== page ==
Moderating the NASA budget cut

While NASA’s supporters in the House seek to restore full funding for the agency’s FY2005 budget, there are some indications that a smaller cut might be considered acceptable. Aviation Week reported last week that the Senate Appropriations Committee is looking to cut $600 million from the President’s request, a significant amount but still smaller than what the House Appropriations Committee approved in July. (That report indicated the VA-HUD-independent agencies subcommittee of the Senate Appropriations Committee would take action last week, but there’s no sign that they did, and the full Appropriations Committee is busy this week with other appropriations measures.)

Aerospace Daily reported Friday that Rep. Norm Dicks (D-WA), co-chair of the House Aerospace Caucus, said that the House’s cuts in NASA’s budget were required to fund veterans programs, but that some moderation of the cuts are possible. However, he cautioned, “Space exploration is sure to suffer until we get our budgetary house in order.” In the same article, Sen. Sam Brownback (R-KS) is quoted as saying that he would try to get key members of the House and Senate together to compromise on a NASA budget figure for FY05 that “not everybody’s completely satisfied with, but that’s workable on this year.”

20 comments to Moderating the NASA budget cut

  • John Malkin

    This is a big deal!

    NASA transfers X-37 technology to unidentified U.S. government agency and Scaled Composites will be involved in the X-37 approach and landing demostrations. Could this be the FAA?

  • Bill White

    Unidentified classified agency, correct? Sounds like a military operation.

  • Anonymous

    Could this be the FAA?

    No. Not even close.

  • John Malkin

    I hadn’t read the last part of the article when I posted it. It could be DARPA. I wouldn’t think Scaled Composites will do a purely DOD project but I guess we should know soon.

  • Harold LaValley

    Here is the ealier story leak.

    I thought at first it was an awakening but on an after thought, is it just a gloss over for the real hidden agenda of Nasa to make it look like it is getting the private industry involved as the commission recomended.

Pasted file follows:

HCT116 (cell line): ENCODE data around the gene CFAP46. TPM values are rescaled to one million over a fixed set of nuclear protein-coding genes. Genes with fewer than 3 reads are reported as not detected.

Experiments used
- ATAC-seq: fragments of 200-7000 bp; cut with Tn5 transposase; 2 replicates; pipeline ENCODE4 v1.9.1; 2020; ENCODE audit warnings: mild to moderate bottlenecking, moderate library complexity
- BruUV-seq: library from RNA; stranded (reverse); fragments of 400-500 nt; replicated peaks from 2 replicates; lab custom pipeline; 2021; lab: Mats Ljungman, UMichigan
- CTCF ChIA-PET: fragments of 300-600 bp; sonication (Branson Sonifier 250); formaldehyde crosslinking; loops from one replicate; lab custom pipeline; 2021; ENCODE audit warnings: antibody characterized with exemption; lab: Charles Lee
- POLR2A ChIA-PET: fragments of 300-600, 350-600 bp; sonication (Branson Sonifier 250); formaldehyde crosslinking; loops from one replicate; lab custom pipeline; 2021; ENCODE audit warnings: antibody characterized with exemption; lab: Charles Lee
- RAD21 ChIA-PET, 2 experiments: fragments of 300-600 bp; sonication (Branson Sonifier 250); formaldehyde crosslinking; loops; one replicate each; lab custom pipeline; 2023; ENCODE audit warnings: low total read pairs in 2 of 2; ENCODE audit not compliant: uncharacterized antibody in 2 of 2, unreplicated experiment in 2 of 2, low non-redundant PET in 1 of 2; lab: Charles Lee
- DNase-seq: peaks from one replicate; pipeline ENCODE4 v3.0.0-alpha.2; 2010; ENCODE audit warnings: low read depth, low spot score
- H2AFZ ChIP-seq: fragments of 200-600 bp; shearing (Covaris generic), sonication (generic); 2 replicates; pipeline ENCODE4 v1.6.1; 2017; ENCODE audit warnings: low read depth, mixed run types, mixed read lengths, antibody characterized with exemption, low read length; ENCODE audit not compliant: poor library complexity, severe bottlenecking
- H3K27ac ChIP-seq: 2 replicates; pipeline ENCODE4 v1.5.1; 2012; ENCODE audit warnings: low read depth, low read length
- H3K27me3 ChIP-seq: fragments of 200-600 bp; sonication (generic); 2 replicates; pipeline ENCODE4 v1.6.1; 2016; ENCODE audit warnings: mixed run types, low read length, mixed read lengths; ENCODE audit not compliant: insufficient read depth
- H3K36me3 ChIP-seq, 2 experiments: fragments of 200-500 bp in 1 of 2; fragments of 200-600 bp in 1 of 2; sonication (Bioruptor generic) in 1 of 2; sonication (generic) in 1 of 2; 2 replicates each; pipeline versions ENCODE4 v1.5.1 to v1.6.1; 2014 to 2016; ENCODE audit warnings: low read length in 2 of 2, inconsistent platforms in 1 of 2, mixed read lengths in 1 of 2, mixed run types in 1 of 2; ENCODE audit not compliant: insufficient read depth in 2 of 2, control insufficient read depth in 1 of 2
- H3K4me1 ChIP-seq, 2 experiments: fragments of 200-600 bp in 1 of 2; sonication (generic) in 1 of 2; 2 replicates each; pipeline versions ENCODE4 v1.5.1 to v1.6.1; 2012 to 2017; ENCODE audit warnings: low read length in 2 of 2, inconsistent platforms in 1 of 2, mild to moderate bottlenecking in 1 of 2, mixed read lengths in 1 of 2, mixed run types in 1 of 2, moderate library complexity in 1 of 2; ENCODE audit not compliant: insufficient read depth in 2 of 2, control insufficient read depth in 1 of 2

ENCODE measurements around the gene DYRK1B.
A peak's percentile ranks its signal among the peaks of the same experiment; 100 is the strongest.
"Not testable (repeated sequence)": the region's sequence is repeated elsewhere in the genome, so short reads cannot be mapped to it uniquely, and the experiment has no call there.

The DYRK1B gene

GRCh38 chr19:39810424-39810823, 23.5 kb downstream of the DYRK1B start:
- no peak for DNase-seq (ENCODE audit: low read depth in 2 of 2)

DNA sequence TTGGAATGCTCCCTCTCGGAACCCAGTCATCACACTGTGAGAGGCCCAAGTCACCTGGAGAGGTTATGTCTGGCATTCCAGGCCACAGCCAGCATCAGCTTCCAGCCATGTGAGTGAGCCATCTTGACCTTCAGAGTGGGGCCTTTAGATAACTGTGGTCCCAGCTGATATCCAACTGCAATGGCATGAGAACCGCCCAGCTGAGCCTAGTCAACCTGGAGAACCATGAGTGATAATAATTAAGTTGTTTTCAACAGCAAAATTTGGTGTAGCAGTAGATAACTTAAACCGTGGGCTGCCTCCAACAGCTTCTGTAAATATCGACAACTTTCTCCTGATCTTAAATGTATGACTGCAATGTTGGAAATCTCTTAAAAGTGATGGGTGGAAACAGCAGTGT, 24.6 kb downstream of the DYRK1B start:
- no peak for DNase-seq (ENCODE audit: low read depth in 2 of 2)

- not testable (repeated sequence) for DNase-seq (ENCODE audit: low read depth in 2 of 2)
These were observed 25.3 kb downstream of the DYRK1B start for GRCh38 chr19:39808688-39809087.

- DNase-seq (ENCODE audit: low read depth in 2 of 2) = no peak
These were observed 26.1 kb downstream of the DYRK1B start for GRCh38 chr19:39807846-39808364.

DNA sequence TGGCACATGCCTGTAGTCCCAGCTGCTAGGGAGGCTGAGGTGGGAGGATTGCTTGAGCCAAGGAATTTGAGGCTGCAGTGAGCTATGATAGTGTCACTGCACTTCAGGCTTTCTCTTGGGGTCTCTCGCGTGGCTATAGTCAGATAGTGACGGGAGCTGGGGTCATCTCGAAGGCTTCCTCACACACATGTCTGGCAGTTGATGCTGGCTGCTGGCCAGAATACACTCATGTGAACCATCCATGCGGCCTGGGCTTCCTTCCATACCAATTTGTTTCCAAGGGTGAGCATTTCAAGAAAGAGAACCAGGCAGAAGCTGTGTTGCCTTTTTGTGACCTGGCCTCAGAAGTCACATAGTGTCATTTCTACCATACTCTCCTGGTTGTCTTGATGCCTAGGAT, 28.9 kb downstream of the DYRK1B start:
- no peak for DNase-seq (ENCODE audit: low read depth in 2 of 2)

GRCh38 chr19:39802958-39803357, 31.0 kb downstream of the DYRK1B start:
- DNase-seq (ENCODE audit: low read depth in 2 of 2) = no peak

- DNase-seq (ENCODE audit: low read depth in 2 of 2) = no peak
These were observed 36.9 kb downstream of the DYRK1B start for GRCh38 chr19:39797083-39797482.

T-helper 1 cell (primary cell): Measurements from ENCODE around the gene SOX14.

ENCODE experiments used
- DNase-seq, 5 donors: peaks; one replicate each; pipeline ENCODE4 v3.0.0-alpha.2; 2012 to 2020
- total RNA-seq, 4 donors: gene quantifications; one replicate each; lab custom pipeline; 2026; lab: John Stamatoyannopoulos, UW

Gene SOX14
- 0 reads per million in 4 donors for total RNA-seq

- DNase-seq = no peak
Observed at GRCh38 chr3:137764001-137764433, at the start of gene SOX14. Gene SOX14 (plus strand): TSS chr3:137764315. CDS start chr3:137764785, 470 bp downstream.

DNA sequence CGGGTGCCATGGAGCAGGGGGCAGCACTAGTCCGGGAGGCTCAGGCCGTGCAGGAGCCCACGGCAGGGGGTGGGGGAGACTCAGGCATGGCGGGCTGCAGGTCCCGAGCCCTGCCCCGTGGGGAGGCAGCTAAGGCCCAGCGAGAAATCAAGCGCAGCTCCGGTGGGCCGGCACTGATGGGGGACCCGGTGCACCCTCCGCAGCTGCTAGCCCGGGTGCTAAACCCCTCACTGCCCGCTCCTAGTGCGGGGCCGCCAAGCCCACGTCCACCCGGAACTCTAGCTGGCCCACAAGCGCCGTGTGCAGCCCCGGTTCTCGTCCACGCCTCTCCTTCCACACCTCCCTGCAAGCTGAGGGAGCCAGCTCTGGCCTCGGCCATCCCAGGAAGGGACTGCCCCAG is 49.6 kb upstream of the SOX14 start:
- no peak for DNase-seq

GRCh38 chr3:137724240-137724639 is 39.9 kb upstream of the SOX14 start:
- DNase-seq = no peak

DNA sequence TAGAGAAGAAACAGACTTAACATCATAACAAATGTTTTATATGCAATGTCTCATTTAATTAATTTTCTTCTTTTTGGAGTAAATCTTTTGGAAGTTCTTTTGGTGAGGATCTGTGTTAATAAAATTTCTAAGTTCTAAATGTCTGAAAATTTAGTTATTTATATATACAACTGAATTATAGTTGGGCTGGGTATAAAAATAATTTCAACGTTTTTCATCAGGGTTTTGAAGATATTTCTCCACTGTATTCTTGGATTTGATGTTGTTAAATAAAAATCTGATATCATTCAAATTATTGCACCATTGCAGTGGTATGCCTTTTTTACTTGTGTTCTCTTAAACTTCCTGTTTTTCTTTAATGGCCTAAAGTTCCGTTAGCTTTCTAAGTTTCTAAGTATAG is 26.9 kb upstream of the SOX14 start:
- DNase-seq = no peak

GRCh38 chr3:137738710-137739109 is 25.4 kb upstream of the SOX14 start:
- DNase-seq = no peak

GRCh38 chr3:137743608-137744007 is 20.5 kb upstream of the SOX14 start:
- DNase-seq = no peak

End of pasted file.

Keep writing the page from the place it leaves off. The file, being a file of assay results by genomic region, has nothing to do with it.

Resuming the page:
• Anonymous

    I wouldn’t think Scaled Composites will do a purely DOD project

    What makes you think Scaled hasn’t done DOD projects already?

  • Anonymous

    is it just a gloss over for the real hidden agenda of Nasa

    Pray tell, what is the hidden agenda of NASA? What conniving plan to undermine the Aldridge report has O’Keefe and his minions concocted, Harold?

  • Anonymous

    Rutan’s Prometheus aircraft is going to be used for military research. It will probably be used to air drop the X-37.

    When you hear “classified agency,” you should think “National Reconnaissance Office.”

  • John Malkin

    It’s more of a hope that Scaled Composites will not abandon the development of private vehicles for exclusive lucrative DOD contracts.

    I don’t see how the X-37 could be used for reconnaissance since it’s just for use in approach and landing tests similar to Space Shuttle Enterprise. There is no contract for the larger orbiter vehicle as of yet and it wouldn’t be very stealthy. The Air force was originally co-developing this with NASA but they wanted a space fighter. The Air force had a lot of input into Shuttle design and is one the reasons for many of its design flaws.

    NASA appears to be moving to a capsule type design for CEV which is more versatile. The appropriations committee recommended that NASA terminate Space Launch Initiative early and this seems just part of the refocus. The test for NASA will be when they begin to reward contacts for CEV and related systems until than its difficult to see how NASA will use the private sector. The appropriations committee is keeping a close eye on how NASA uses the private sector and is pushing them to use it better. The is a complex issue and it will take time to find the best balance.

  • Anonymous